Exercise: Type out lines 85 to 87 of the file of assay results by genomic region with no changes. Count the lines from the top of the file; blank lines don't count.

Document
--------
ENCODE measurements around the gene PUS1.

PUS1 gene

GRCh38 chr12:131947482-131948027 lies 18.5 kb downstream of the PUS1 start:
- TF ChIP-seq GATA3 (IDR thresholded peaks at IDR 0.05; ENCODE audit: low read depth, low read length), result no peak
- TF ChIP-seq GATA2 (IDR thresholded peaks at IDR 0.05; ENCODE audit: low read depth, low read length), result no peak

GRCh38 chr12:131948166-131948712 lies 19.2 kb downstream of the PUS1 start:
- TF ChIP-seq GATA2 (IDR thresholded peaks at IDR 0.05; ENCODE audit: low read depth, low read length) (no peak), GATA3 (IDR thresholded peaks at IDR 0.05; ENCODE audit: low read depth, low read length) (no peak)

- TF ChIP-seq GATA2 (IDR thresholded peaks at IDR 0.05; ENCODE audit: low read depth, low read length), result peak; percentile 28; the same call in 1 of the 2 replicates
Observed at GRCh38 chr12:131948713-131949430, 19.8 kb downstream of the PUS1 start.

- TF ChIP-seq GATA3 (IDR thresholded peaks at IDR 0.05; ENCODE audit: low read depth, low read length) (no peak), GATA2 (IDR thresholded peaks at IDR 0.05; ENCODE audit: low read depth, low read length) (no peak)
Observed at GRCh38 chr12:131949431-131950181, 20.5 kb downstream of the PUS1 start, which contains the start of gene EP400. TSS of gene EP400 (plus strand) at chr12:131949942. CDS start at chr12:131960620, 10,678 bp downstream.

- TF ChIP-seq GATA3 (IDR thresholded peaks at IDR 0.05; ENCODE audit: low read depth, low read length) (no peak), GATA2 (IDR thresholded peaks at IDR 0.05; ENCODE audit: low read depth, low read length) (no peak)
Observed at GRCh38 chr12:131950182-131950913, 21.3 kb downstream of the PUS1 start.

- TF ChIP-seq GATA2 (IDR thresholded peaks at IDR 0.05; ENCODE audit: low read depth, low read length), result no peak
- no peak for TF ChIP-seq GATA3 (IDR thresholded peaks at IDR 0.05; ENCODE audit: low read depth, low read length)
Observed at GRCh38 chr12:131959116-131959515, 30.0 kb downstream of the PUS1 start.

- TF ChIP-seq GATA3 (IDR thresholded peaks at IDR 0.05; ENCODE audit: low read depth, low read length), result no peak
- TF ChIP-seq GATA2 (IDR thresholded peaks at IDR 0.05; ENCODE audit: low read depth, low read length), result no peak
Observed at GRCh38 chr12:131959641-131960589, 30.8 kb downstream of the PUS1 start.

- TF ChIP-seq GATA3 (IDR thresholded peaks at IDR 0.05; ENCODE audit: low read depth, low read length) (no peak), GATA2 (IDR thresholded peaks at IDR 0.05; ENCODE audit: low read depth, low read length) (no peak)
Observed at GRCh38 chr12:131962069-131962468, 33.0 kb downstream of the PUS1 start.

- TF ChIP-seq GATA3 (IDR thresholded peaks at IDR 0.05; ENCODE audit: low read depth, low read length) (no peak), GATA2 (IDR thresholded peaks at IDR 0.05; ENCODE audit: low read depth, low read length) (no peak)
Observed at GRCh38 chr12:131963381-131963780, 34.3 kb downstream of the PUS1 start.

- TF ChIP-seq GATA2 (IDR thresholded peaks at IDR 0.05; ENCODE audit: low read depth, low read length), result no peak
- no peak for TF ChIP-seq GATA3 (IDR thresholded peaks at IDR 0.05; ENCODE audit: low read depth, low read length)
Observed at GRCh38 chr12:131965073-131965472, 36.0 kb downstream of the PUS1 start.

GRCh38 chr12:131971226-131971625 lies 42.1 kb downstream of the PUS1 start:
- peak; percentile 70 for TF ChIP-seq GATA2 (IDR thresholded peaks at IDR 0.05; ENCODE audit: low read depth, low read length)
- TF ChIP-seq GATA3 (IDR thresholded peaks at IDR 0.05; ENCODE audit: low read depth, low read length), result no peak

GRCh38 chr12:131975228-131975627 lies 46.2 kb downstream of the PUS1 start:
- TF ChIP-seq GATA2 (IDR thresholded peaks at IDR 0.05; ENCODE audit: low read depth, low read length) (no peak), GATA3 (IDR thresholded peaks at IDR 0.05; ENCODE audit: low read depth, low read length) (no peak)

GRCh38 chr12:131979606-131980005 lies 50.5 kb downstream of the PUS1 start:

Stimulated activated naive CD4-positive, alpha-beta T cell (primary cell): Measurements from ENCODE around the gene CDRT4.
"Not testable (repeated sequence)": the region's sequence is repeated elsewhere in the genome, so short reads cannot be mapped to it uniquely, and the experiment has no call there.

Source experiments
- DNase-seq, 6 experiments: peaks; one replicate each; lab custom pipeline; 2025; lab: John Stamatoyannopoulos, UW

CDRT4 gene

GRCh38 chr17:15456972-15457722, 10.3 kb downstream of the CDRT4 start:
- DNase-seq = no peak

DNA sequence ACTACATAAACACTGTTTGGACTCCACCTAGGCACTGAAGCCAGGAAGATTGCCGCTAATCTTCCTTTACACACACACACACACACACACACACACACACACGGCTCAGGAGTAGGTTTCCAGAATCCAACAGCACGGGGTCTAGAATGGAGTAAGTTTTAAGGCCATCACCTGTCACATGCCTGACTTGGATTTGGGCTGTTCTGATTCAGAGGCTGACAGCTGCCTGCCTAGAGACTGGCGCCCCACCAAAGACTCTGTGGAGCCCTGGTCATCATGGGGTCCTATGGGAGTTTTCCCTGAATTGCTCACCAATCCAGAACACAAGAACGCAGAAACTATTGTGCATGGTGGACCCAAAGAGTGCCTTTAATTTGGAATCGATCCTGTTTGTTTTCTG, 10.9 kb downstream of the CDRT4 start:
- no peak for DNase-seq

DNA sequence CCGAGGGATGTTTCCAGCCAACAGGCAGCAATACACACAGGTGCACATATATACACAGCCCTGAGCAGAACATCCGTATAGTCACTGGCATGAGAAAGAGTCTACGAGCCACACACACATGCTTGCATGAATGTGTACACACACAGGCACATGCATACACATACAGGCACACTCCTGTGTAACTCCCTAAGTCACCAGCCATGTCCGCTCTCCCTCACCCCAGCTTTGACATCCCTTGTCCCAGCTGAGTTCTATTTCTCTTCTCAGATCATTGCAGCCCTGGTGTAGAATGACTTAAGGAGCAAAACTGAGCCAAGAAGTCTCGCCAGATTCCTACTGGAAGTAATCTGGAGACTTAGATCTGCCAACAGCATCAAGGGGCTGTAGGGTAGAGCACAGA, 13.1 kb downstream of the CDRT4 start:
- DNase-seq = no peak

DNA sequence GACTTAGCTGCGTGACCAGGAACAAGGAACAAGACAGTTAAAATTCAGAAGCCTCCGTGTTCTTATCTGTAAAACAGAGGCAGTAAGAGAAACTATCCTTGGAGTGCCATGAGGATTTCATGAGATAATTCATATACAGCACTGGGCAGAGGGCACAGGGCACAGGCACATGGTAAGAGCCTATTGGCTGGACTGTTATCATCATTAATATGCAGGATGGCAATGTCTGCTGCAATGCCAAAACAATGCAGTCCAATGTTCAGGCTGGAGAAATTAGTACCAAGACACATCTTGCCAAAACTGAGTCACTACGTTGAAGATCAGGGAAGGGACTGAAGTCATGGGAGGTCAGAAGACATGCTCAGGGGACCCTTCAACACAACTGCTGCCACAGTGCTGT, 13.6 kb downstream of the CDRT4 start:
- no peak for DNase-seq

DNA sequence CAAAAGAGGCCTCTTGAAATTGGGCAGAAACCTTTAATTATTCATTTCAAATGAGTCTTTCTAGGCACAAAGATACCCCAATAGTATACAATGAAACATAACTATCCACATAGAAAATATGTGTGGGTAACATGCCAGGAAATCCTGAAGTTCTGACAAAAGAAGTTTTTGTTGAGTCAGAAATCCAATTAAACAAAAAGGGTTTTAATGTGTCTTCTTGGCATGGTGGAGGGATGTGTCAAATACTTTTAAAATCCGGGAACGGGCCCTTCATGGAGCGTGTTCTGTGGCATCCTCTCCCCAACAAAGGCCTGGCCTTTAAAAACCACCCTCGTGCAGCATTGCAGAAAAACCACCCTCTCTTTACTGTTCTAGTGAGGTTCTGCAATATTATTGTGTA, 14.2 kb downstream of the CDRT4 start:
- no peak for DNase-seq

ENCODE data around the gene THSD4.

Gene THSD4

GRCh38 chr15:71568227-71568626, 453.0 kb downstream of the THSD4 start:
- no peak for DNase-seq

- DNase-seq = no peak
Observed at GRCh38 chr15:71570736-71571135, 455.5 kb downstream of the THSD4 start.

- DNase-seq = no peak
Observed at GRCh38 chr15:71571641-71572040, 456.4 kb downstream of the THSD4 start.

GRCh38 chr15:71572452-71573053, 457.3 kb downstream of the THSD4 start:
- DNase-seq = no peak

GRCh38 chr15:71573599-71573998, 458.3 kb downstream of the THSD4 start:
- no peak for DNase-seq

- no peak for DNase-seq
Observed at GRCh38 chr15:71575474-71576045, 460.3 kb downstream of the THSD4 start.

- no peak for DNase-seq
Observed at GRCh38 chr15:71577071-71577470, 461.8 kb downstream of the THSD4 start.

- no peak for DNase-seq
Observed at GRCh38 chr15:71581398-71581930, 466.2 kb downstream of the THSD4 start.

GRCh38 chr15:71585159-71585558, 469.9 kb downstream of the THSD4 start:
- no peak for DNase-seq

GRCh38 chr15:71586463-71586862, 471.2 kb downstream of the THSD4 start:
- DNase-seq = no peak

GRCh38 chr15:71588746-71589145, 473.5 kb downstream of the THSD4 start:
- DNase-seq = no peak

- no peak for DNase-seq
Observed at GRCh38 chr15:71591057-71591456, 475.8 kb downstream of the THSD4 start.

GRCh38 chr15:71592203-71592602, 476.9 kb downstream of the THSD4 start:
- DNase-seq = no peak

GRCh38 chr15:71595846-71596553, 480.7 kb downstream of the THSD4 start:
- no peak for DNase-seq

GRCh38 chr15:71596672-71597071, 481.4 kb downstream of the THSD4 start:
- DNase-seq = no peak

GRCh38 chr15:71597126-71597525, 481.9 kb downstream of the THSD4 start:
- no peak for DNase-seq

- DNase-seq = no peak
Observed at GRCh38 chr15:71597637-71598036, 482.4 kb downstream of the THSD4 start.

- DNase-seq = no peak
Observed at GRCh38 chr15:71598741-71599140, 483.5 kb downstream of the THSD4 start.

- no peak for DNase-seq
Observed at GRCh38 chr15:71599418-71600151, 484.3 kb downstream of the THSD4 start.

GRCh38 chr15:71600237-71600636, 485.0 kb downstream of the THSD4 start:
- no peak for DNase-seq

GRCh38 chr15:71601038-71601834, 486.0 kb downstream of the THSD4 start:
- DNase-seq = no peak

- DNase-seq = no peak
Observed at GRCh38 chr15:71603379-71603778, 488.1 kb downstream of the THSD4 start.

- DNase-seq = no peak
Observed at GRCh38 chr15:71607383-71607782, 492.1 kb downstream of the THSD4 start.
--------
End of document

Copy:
Observed at GRCh38 chr15:71598741-71599140, 483.5 kb downstream of the THSD4 start.

- no peak for DNase-seq
Observed at GRCh38 chr15:71599418-71600151, 484.3 kb downstream of the THSD4 start.